Kathleen Horan, Reporter, WNYC News
Kathleen Horan is a staff reporter for New York Public Radio, covering the neighborhood beat. She also reports 'Reset', an ongoing series documenting police-community relations in Bedford Stuyvesant, Brooklyn.
The Metropolitan Taxicab Board of Trade, an organization that represents 33 taxi fleets, filed a lawsuit on Wednesday to block the Bloomberg administration’s plan to legalize street hail service for cars other than yellow cabs. The suit comes right before Thursday’s scheduled Taxi and Limousine Commission’s vote on the draft rules that will govern the livery street hail service.
The plan is currently on a fast tract to being implemented. It would allow 18,000 livery drivers who purchase the new street hail permits to pick up street hails in the outer boroughs and parts of upper Manhattan. For more than 70 years, yellow cabs and more specifically, the coveted and pricey yellow medallion, were the only ones allowed to pick-up street hails. Yellow taxi fleet and medallion owners argue that sharing the right to pick up spontaneous passengers would devalue their medallions, which have recently sold at auction for around a million dollars.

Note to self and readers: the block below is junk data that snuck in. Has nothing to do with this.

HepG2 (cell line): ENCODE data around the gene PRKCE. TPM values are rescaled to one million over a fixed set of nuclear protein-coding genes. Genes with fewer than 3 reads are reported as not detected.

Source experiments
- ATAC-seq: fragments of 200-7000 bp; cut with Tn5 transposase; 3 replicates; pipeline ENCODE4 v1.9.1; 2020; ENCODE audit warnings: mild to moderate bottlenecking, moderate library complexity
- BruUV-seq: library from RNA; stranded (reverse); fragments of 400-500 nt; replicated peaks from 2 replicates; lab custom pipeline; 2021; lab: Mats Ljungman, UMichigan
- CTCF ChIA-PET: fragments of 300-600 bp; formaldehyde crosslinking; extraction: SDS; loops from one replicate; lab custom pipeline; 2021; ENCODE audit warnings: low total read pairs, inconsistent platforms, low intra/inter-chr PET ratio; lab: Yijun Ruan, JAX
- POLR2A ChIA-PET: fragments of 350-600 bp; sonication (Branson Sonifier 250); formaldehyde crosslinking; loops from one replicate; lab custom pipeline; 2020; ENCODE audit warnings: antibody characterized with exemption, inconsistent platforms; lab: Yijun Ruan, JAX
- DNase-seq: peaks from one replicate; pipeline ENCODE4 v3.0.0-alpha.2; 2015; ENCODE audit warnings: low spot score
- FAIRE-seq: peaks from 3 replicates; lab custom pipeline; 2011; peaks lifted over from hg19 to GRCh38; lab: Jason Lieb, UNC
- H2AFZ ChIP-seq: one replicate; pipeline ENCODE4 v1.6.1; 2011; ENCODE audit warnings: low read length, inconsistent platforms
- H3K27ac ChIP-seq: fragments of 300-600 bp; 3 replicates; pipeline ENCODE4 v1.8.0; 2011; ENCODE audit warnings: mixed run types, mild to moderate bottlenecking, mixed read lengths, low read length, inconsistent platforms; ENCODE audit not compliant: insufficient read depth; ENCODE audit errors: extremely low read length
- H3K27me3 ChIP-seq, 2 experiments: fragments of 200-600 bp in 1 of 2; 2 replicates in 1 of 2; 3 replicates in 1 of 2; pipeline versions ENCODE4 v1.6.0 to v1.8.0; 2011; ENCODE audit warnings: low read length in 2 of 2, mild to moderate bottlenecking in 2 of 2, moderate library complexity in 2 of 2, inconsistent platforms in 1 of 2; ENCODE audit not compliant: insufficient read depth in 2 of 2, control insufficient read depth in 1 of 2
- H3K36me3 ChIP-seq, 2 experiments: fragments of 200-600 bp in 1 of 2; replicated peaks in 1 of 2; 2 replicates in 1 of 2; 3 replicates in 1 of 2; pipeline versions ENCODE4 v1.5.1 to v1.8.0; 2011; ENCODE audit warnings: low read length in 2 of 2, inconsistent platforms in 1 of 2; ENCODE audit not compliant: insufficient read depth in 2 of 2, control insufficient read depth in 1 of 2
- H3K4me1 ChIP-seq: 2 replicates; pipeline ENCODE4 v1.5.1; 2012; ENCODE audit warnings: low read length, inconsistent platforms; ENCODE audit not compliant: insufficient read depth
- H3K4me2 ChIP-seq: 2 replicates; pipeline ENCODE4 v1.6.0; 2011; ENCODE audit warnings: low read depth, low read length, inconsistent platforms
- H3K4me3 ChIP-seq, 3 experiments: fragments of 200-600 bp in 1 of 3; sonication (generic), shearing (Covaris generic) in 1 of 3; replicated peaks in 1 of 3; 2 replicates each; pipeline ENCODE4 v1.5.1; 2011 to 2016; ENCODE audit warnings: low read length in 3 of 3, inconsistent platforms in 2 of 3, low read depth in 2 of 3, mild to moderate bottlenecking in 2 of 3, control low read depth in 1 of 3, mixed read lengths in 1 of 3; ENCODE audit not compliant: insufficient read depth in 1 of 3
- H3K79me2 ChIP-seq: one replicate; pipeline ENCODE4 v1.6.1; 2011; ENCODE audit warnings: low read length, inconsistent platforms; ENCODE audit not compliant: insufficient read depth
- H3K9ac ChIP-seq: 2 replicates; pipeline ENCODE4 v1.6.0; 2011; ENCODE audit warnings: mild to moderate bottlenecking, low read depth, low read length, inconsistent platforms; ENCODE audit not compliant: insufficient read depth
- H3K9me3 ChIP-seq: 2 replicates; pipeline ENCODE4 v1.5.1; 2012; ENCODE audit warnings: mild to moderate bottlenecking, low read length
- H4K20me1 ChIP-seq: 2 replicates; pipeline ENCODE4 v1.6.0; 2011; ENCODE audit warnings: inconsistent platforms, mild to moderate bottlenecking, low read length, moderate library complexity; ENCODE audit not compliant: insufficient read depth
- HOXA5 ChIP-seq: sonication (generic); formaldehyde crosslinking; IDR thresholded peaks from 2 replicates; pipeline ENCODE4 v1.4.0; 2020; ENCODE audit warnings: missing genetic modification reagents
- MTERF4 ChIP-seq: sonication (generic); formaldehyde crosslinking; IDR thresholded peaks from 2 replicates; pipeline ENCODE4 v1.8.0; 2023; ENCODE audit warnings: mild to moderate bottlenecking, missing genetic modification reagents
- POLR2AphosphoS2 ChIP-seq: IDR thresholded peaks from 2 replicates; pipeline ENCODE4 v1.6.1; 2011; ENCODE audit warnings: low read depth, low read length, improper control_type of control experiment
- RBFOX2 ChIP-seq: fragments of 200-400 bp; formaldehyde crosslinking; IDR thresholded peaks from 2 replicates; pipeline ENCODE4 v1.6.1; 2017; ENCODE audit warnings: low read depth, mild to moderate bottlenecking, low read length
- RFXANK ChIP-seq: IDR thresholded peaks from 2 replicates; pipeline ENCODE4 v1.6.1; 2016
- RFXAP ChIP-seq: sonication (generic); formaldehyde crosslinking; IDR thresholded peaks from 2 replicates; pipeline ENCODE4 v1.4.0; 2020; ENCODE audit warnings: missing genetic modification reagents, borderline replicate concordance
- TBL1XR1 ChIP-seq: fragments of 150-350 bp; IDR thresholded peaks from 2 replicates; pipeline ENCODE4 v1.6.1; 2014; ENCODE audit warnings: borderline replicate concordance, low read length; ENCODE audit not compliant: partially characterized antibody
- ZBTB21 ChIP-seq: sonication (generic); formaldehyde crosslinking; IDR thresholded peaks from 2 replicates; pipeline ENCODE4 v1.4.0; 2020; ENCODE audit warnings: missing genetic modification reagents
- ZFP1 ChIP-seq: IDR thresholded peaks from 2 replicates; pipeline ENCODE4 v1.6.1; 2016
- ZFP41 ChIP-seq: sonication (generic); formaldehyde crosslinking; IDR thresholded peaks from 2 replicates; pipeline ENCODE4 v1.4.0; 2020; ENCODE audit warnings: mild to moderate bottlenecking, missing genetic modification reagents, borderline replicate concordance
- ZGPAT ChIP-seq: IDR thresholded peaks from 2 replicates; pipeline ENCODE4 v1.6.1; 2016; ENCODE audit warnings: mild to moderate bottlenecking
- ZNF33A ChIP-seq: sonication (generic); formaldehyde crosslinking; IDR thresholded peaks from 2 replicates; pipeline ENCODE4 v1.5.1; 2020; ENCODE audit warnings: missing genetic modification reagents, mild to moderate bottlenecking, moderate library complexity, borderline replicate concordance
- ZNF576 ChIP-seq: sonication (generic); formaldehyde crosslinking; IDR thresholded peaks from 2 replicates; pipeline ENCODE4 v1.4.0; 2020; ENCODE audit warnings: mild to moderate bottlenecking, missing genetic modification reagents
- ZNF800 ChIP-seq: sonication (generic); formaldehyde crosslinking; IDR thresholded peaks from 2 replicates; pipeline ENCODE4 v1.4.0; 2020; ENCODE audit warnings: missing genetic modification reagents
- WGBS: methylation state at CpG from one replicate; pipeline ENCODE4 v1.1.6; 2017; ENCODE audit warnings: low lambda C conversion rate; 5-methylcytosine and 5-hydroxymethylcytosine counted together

Michael Woloz, spokesman for the MTBOT, said that the taxi industry is being jeopardized and the law needs to be scrapped. “We’re hoping our arguments will persuade TLC commissioners voting on the plan to take pause and to vote no on these rules. We believe the law is unconstitutional so we don’t believe that any rules that would be a result of that invalid law should move forward.”
The group is asking the court for an injunction against the city to prevent it from implementing the plan, in part because the law was passed without a ’Home Rule” message from the New York City Council. Instead, according to the complaint, the Bloomberg administration sought to “circumvent the local legislative process” and the City Council by convincing the State Legislature to pass the law instead.
Ave Maria Brennan, senior counsel with the NYC Law Department, said, “A great deal of thought and consideration went into the adoption of this new transportation initiative. We are confident that it complies with all legal requirements, and that it will be rejected by the courts.”
She added that “the suit will not deter the (TLC) Commission from performing its duty and voting on the carefully crafted regulations pending before it.”
The TLC’s public hearing and vote on the rules is scheduled for 9a.m. on Thursday at Brooklyn Borough Hall.
The first 6,000 street hail licenses are scheduled to be sold in June.